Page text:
On July 19, 2013, while exploring Saturn, NASAs Cassini spacecraft took this image of Earth from a distance of about 898 million miles away.
This is only the third-ever image of Earth from the outer solar system, because normally photographing the Earth from such a distance requires turning the lens on the sun, and exposing it to damage; in this case, Saturn blocked the sun from Cassini's direct view, while the planet's "icy, dusty rings" (in NASA's phrase) caught the glow.
The image calls to mind the famous "pale blue dot" photograph from the 1990 Voyager mission, which poet-astronomer Carl Sagan described memorably:
From this distant vantage point, the Earth might not seem of any particular interest. But for us, it's different. Consider again that dot. That's here. That's home. That's us. On it everyone you love, everyone you know, everyone you ever heard of, every human being who ever was, lived out their lives. The aggregate of our joy and suffering, thousands of confident religions, ideologies, and economic doctrines, every hunter and forager, every hero and coward, every creator and destroyer of civilization, every king and peasant, every young couple in love, every mother and father, hopeful child, inventor and explorer, every teacher of morals, every corrupt politician, every "superstar," every "supreme leader," every saint and sinner in the history of our species lived there on a mote of dust suspended in a sunbeam.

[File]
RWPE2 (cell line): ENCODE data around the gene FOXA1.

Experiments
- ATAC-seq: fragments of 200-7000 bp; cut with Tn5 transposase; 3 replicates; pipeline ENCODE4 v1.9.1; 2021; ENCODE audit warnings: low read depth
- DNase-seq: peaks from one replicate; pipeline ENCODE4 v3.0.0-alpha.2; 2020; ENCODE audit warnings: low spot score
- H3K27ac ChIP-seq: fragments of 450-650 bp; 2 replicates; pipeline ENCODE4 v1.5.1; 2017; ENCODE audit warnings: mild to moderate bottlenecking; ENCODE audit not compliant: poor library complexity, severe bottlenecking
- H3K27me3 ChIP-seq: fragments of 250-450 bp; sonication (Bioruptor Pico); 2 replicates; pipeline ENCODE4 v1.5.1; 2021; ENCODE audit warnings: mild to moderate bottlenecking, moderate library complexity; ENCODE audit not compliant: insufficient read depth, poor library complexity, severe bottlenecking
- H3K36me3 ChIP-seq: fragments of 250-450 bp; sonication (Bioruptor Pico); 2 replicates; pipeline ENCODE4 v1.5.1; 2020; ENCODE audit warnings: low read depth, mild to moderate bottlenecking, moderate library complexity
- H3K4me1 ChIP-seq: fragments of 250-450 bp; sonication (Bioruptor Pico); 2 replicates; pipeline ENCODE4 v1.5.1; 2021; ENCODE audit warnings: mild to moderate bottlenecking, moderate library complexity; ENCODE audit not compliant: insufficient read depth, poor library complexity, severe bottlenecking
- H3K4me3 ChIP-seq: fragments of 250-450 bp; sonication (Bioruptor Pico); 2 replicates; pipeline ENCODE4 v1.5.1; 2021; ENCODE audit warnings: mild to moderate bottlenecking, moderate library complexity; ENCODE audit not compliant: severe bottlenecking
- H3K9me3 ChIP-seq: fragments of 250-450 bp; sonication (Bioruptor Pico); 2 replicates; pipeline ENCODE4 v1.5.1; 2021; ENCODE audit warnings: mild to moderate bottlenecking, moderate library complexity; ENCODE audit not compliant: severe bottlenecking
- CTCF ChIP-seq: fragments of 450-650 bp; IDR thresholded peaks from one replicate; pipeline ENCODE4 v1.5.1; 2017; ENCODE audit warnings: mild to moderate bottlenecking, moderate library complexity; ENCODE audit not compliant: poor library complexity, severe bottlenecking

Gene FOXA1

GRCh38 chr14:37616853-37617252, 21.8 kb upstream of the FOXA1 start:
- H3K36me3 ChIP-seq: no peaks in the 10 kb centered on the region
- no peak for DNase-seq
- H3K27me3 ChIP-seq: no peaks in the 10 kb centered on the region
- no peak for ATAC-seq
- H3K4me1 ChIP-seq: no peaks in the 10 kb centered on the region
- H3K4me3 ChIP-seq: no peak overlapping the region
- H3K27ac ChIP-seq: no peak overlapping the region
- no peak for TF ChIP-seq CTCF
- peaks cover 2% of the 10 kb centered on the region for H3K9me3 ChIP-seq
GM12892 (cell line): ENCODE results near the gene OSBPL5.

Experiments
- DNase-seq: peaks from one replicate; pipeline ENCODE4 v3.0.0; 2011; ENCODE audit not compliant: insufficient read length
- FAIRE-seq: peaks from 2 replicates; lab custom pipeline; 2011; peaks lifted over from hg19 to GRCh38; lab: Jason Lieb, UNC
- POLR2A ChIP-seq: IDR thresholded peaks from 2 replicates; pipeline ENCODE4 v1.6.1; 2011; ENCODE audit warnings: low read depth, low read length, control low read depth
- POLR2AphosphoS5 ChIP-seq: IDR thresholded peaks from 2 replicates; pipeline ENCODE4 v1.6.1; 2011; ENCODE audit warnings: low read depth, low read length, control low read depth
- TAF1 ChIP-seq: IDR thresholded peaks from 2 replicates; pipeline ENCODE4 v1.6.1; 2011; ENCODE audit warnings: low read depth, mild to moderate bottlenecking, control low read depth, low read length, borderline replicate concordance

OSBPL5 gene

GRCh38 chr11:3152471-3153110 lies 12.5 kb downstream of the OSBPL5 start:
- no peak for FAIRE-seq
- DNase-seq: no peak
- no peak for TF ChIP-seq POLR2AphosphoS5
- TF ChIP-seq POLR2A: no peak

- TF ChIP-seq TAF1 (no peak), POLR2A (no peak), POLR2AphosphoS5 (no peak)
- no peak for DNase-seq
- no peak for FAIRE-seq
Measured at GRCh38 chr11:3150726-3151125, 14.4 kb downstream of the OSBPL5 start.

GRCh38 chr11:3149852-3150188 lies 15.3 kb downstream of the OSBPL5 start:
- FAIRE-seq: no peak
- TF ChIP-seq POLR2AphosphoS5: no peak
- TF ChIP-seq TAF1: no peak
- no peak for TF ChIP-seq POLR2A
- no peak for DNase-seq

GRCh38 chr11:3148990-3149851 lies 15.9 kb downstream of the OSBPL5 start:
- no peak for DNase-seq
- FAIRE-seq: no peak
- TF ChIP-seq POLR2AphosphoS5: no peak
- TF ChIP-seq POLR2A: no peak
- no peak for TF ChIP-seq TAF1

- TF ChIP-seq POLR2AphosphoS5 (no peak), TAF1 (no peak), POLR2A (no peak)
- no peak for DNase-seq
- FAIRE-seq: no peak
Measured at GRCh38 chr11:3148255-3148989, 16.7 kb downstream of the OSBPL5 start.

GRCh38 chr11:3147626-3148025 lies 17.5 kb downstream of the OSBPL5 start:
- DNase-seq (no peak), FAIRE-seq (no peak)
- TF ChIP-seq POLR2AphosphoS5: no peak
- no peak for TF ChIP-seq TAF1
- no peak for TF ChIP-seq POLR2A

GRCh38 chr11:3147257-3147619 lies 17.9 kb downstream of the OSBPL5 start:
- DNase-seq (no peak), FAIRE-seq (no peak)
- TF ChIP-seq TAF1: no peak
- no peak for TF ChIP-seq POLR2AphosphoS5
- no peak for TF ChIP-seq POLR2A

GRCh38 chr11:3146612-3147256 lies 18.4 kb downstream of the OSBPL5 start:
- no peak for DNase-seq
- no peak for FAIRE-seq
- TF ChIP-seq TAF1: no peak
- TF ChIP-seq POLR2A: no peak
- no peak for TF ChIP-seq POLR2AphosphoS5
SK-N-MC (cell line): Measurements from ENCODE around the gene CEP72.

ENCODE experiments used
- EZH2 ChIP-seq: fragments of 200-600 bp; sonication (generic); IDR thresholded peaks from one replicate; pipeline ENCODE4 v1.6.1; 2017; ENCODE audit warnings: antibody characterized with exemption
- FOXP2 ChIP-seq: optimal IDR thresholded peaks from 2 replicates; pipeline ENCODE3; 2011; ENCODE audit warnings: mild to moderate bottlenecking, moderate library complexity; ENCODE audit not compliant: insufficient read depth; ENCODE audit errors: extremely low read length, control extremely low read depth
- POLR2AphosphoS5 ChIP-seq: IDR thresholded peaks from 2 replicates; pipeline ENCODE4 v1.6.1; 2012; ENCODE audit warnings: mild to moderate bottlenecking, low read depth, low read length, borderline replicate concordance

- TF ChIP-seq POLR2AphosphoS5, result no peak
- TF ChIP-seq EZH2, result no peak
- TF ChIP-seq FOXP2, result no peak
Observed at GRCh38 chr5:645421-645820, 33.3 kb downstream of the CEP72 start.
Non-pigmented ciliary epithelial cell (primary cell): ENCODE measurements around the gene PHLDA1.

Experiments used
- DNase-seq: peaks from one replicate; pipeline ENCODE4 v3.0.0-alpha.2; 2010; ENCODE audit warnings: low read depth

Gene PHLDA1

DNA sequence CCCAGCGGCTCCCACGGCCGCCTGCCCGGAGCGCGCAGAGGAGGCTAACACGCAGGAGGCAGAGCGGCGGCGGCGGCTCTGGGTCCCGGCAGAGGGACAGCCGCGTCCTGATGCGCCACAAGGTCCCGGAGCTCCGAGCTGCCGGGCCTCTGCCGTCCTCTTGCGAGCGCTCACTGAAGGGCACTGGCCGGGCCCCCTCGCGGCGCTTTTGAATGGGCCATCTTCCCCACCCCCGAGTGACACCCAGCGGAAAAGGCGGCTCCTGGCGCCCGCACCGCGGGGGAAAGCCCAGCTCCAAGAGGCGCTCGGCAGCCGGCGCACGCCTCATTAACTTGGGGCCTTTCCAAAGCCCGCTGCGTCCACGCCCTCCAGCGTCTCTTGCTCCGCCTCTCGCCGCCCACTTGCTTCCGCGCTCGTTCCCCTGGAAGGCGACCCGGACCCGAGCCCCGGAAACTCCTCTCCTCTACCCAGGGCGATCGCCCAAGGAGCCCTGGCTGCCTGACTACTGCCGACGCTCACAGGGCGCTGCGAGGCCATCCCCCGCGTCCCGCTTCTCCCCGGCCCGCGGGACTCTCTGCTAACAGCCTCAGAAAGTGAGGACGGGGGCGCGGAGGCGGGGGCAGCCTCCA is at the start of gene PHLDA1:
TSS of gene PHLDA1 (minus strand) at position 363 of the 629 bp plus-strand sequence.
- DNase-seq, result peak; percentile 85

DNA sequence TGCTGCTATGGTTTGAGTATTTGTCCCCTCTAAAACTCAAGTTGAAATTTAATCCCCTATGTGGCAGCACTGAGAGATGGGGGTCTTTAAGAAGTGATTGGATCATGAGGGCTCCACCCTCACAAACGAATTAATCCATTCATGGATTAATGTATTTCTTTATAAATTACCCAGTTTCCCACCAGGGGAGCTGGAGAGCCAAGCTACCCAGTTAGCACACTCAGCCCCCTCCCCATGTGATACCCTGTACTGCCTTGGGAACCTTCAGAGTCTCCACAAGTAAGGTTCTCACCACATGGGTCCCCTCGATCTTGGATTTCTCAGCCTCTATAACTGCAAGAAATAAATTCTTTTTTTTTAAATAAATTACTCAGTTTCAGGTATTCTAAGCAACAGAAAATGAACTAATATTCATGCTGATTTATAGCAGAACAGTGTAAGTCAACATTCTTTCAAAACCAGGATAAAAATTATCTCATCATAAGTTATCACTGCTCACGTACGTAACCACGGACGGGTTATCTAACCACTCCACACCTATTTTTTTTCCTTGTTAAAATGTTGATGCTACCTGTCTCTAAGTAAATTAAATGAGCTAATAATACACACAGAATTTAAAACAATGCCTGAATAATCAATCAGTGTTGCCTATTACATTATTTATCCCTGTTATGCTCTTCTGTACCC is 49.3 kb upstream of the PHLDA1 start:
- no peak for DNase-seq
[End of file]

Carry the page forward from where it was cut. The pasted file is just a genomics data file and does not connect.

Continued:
Related: Animation: How the Earth Breathes
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